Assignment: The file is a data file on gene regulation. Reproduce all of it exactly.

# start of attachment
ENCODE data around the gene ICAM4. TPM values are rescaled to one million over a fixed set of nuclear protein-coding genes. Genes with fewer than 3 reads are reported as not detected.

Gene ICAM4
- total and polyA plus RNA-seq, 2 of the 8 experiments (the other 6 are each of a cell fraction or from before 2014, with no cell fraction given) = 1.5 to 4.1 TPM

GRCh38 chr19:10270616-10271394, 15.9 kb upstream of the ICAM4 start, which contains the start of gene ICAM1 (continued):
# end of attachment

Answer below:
ENCODE data around the gene ICAM4. TPM values are rescaled to one million over a fixed set of nuclear protein-coding genes. Genes with fewer than 3 reads are reported as not detected.

Gene ICAM4
- total and polyA plus RNA-seq, 2 of the 8 experiments (the other 6 are each of a cell fraction or from before 2014, with no cell fraction given) = 1.5 to 4.1 TPM

GRCh38 chr19:10270616-10271394, 15.9 kb upstream of the ICAM4 start, which contains the start of gene ICAM1 (continued):